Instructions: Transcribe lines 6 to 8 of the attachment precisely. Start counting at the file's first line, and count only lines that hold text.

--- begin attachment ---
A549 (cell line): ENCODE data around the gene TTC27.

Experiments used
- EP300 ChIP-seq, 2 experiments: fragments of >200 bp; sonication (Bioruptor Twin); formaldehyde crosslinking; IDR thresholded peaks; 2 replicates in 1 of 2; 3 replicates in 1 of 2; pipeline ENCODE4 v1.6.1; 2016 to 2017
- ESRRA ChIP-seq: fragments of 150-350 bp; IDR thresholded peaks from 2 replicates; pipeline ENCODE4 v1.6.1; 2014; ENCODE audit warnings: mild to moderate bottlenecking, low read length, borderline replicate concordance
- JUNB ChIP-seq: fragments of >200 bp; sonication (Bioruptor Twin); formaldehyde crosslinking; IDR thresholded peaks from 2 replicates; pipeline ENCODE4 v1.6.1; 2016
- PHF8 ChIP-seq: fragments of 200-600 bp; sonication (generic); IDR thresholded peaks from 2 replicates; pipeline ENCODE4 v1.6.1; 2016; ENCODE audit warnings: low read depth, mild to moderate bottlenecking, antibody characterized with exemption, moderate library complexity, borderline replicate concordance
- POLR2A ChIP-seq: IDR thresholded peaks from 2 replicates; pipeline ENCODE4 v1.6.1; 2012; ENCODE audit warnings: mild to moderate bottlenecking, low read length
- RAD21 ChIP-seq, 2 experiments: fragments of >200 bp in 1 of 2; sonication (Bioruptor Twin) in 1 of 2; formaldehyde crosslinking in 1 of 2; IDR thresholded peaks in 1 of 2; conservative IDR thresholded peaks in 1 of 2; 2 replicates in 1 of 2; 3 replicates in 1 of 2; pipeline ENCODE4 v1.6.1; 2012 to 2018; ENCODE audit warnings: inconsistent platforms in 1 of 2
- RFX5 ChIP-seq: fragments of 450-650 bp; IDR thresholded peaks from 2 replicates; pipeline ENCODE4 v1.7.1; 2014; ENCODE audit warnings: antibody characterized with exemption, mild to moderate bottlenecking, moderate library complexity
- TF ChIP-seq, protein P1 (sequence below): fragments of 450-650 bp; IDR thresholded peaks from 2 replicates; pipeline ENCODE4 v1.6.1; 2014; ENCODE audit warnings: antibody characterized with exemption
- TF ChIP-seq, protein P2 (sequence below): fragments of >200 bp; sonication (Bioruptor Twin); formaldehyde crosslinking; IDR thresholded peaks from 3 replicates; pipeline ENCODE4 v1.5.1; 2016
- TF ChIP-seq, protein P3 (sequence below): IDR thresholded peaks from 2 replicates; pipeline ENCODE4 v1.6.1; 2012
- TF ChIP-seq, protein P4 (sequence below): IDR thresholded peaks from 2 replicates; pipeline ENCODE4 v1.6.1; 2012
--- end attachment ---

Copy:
- PHF8 ChIP-seq: fragments of 200-600 bp; sonication (generic); IDR thresholded peaks from 2 replicates; pipeline ENCODE4 v1.6.1; 2016; ENCODE audit warnings: low read depth, mild to moderate bottlenecking, antibody characterized with exemption, moderate library complexity, borderline replicate concordance
- POLR2A ChIP-seq: IDR thresholded peaks from 2 replicates; pipeline ENCODE4 v1.6.1; 2012; ENCODE audit warnings: mild to moderate bottlenecking, low read length
- RAD21 ChIP-seq, 2 experiments: fragments of >200 bp in 1 of 2; sonication (Bioruptor Twin) in 1 of 2; formaldehyde crosslinking in 1 of 2; IDR thresholded peaks in 1 of 2; conservative IDR thresholded peaks in 1 of 2; 2 replicates in 1 of 2; 3 replicates in 1 of 2; pipeline ENCODE4 v1.6.1; 2012 to 2018; ENCODE audit warnings: inconsistent platforms in 1 of 2